We have Kenneth Anderson, from HAMS (Harm Reduction Abstinence and Moderation Support) and the Harm Reduction Network with us today. He will be talking about harm reduction, what that means, how that differs from traditional forms of treatment (like twelve-step abstinence models), and the way that the harm reduction model can help people who are not yet ready for, or not willing to practice total abstinence, but would still like to change their drinking habits.
Kenneth is the founder and CEO of the HAMS Harm Reduction Network, a free-of-charge support group for people who want to make any kind of positive change to their drinking habits, from safer drinking to reduced drinking, to quitting altogether. There are seventeen elements to the HAMS program, which are all optional and can be done in any order. Although HAMS is an alcohol-focused group, they don’t stop anyone from talking about any other addictions or problems that they may have.
HAMS has a handbook, called How To Change Your Drinking, which was written by Kenneth. The book was published ten years ago and about 22,000 copies have been sold on Amazon.
Kenneth used to drink a lot and he was getting into trouble as a result. He tried turning to several different groups, Alcoholics Anonymous included, for help but they did not work for him. He tried Moderation Management for a while, and while he was there, he developed the Harm Reduction approach. He was fascinated by the concept of harm reduction and began volunteering at the Needle Exchange Program in Minneapolis. There, he learned a lot and it completely changed his perspective. He realized the importance of encouraging every positive change.
The problem with abstinence models is that they are perfectionistic. So any improvement that anyone makes, apart from abstaining entirely, is not deemed to have any value whatsoever.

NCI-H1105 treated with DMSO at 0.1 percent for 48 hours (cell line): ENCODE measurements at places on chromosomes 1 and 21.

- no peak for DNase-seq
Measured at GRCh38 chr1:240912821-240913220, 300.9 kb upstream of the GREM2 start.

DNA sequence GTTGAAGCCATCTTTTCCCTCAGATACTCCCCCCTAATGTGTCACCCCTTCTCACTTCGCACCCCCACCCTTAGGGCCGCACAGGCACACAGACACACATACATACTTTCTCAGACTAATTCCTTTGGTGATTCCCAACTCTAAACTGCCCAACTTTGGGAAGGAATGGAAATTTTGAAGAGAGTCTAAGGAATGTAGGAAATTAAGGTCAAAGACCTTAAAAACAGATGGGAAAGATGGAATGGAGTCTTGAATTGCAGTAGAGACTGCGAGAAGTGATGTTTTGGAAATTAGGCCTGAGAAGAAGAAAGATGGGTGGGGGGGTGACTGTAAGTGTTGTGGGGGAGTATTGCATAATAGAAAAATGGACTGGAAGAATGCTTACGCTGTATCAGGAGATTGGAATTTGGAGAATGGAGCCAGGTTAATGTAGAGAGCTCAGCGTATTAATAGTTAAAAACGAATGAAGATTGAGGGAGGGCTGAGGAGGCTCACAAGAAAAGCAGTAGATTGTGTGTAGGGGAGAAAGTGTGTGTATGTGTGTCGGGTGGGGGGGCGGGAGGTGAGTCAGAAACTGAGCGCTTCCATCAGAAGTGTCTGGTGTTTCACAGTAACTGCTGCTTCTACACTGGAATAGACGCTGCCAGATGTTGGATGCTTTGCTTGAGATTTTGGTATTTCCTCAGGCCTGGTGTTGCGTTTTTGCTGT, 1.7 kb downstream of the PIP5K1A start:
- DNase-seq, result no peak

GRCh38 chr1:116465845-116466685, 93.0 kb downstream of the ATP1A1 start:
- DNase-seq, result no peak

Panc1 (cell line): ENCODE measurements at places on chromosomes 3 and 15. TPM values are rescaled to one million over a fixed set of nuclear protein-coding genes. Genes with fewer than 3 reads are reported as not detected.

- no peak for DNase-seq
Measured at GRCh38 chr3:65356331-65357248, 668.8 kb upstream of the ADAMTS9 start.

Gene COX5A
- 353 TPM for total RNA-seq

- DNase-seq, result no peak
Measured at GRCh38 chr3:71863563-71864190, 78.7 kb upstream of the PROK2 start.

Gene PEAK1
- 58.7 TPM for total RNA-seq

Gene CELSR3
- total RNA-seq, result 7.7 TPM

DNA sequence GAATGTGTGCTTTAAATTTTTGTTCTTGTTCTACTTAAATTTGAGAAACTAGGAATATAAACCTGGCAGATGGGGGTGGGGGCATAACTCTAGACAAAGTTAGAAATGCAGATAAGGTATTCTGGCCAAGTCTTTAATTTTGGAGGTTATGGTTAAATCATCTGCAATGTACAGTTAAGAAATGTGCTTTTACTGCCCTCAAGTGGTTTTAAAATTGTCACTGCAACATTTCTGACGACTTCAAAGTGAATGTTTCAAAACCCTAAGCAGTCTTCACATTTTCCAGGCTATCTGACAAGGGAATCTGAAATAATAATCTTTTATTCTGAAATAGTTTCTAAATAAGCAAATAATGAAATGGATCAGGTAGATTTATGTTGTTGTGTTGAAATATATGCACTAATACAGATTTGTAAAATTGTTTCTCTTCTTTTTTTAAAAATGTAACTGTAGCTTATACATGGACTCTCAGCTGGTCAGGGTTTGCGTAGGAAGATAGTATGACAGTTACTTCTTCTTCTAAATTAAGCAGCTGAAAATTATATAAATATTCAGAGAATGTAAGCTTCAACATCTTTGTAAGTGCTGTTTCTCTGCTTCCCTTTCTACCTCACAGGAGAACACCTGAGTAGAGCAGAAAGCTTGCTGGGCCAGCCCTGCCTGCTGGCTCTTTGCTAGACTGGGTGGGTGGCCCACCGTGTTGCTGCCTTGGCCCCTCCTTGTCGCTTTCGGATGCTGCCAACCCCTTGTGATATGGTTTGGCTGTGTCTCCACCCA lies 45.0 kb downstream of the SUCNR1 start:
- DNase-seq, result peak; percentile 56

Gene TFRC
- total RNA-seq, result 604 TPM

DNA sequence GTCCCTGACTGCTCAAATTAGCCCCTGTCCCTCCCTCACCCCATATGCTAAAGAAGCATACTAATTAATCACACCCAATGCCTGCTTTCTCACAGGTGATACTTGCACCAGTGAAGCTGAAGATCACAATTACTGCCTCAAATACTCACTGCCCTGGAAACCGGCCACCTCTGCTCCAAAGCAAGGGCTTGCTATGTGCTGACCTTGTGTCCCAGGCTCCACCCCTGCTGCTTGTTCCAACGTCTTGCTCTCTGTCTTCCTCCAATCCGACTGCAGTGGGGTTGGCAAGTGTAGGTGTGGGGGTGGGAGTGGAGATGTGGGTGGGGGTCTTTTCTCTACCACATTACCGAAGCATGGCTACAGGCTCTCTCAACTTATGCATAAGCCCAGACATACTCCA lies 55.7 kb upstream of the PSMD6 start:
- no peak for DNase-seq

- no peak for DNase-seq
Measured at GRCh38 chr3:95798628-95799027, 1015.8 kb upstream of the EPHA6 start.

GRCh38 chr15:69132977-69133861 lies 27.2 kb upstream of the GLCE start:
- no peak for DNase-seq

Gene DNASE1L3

The Harm Reduction Model is about every positive change and it is a very pragmatic model in the United States. It was started in Holland, when drug users decided to do something to help themselves, and decided to start handing out clean needles to prevent their friends from dying. This model used to be illegal in the United States and it is still illegal in many places.
Harm Reduction encourages people to pick a goal that fits them. A goal that is do-able and right for them. Many people who come to Harm Reduction eventually choose to abstain completely.
In the broad definition of Harm Reduction, it also encompasses abstinence. It is about creating a better quality of life in the present moment.
There is research data available from the Rowntree Foundation, about people reducing their heroin usage from addictive to occasional use, although heroin is very difficult to moderate.
The National Epidemiological Study of Alcohol and Related Conditions, was done by the American government’s National Institute of Alcohol and Alcohol Abuse. It surveyed more than 40,000 people and it was found that about half of the people with alcohol dependence recovered by controlling their drinking and half recovered by abstaining.
Generally, about 85% of all the alcoholics who recover do it on their own. It sometimes takes a long time, but recovery from alcoholism through controlled behavior does happen.
Early on, there were a great number of approaches to addiction treatment. Kenneth is currently writing a history of addiction treatments in America.
Aversion Therapy was big in the US until the 1980s. There was a chain of about 25 Aversion Therapy hospitals, using conditioned taste aversion, or electric shocks, and there were no alternative treatments available at the time.
What sets the Harm Reduction Network apart from all other recovery programs is that they are willing to welcome and support anyone who wants to make any kind of positive change to their drinking habits. They have online groups and a forum on their website so that you can do all the work yourself, for free. They also have a very popular Facebook group.
Better Is Better is one of HAMS’s most popular models.
Links and resources:
The HAMS website – www.hams.cc
The National Epidemiologic Survey on Alcohol and Related Conditions (NESARC) Waves 1 and 2: Review and summary of findings – https://www.ncbi.nlm.nih.gov/pmc/articles/PMC4618096/